Well, I saw Dr. Hepworth again for the first time since we ruled out trigeminal neuralgia. He showed my my ultrasound from last year, which showed very clearly that the jugular was compressed, even though subsequent imaging hasn’t repeated that.
He also said that my neck is too straight, and that may be contributing to the problem. And he referred me to a chiropractor. There is a Dr. Katz in Boulder who does a very specific form of chiropractic that he thinks might help me. So I’m going to start seeing him. If that doesn’t work, then he wants to discuss surgery at my next appointment in May.
It is worth a try, listen to your body and be your own advocate as things go. I had a very dramatic change in my IJ compression related to my C1 and C2 positioning which we stumbled onto on accident. My post op Doppler study showed continued elevated velocities on both sides so we scheduled another angiogram. I am a PT and could feel my upper cervical restrictions, now that both styloids had been removed I could tolerate manipulation there and had that done after the Doppler. As it turns it turns out my angiogram was delayed by COVID giving me time for 3 neck treatments. Well, as it went my angiogram showed completely normal pressure gradients in ALL positions, we were dismayed! Then I had a repeat Doppler and it was normal!!! The only thing that changed was having 3 neck treatments by a PT…incredible. I no longer have any neck restrictions…only 3 manipulation treatments needed and follow through motor control training for my neck musculature which I do at home.
Note of importance *** my jugular and carotid compression from the styloids limited my ability to have this upper cervical manipulation, had I allowed someone to do that before they were both removed it may have ended in dire consequences to my vasculature, including dissection.
Listen to your body. If it does not feel good or right tell the chiro or PT before they manipulate your neck. Hope it all works out for you!
@JustBreathe – thanks. So interesting! I’m so glad it worked out so well for you! I have had PT on my neck for years, due to TMJ issues. Wondering if that has made a difference in my symptoms, which are better than they were at onset. Dr. Hepworth is sending all of my records over to Dr. Katz, so I am assuming he will know not to manipulate upper cervical spine. But thanks for the reminder! Your experience does kind of make surgery sound appealing. My neck has been a mess forever. Now I wonder what role the ligaments have played in that.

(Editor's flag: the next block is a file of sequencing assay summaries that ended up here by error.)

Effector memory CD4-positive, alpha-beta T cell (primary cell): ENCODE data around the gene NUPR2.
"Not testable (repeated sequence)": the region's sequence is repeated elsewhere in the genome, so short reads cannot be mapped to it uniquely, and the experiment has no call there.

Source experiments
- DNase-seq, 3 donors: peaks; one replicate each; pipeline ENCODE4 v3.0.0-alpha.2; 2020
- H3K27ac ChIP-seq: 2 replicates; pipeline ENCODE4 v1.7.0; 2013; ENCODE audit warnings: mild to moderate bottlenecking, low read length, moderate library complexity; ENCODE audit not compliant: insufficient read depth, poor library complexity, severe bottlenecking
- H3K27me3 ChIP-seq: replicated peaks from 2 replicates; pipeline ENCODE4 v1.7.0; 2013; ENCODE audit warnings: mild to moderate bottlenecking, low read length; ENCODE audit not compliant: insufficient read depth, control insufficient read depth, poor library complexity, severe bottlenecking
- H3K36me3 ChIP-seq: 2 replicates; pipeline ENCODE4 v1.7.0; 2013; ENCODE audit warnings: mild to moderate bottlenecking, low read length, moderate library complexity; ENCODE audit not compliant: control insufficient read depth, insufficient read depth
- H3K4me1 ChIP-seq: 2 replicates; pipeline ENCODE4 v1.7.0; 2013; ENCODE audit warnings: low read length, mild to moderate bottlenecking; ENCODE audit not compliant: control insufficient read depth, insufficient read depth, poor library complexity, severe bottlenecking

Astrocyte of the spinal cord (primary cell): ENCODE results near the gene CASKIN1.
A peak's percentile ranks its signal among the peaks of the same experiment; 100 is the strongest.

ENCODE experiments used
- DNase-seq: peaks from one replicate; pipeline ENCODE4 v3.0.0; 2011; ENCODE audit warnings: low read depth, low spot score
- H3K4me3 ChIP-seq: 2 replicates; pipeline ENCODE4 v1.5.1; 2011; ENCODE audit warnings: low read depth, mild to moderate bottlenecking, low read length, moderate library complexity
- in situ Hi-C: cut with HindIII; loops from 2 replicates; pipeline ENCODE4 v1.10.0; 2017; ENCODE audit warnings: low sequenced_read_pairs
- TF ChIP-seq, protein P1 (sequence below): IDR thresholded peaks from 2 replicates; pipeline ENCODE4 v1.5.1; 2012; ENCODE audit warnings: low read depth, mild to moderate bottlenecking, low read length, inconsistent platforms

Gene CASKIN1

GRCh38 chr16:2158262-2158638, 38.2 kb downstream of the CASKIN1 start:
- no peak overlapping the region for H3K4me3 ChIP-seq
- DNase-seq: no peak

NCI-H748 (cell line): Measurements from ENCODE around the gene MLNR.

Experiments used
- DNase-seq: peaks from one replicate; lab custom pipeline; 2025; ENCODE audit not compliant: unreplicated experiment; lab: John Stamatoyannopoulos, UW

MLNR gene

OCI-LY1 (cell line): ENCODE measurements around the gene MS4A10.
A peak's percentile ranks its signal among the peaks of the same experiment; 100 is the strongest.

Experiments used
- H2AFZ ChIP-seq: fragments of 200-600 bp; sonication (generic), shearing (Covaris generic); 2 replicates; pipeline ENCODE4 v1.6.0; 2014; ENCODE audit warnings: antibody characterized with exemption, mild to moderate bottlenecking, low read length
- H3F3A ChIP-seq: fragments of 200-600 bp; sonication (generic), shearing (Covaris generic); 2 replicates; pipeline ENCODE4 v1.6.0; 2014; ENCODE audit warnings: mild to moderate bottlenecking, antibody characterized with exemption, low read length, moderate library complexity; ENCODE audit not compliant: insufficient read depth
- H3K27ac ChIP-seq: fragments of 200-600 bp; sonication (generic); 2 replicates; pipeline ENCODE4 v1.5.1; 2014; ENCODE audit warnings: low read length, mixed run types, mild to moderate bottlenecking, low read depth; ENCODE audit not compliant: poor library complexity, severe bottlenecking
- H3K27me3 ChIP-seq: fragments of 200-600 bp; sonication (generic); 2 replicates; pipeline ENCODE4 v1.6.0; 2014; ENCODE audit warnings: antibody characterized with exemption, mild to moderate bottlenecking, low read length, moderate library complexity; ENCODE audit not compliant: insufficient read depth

The “alignment” is only as good as the muscle tone holding you up! Be sure to ask about home exercises to improve the muscles in that area immediately after any other kind of treatment. It is all connected and often is like peeling the layers of a onion which takes time and patients.
I am hopeful for you!
I hope that it helps! I’m sure that Dr Hepworth will pass on the info about what should & shouldn’t be done with your neck & if Dr Hepworth’s referring you to them, then they must be well qualified & experienced.
The confusion, which is common, lies not in who is doing the manipulation but what kind of manipulation is performed. PT and Chiro often use the same technique, a high velocity thrust manipulation, depending on their training. Thrust manipulation is not reserved only for chiropractors. I received 3 treatments of an isolated C1 high velocity low amplitude thrust manipulation by a PT followed by motor control training.
Sorry to jump in… If you have elongated styloids and especially stiff neck, it’s better to avoid high-velocity manipulations on the neck.
a) stiff neck might shift from one “stuck” position into another, which might be even worse
b) elongated styloids might tear your carotid arteries
c) if you had had a neck trauma (i.e. a whiplash), there is a chance there might be some scar tissue around your neck joints which has different characteristics than the original tendons/muscle/ligament tissue, and might get overstretched without gaining sufficient strength. Result-“loose” joint that doesn’t have strength to stay in place.
P.S. not a doctor here. Just a hobbyist anatomist.
UPD: it’s better to do a low amplitude, low velocity movements, literally, 1-2-3-4-5 mm at a time. That allows the tissue to “warm up” and become elastic, increase bloodflow (which means oxygen+nutrients) and also slowly gain strength+nerve control. All the professional athletes know how critically important is do to a proper warm-up before any high-intensity movements.
UPD2: think of high-velocity thrust manipulations as a micro-whiplashes.
Take a look at the post above dated March '21 - I addressed your point regarding avoidance of neck manipulation with elongated styloids. It is imperative the person working on your neck understands the deeply complicated anatomy and comorbidities related to ES and vES and is highly skilled, taking the appropriate pre manip/mobilization testing and precautions. There was a member who posted a great case study paper regarding this specifically, maybe one of the moderators can find it and link it to this conversation.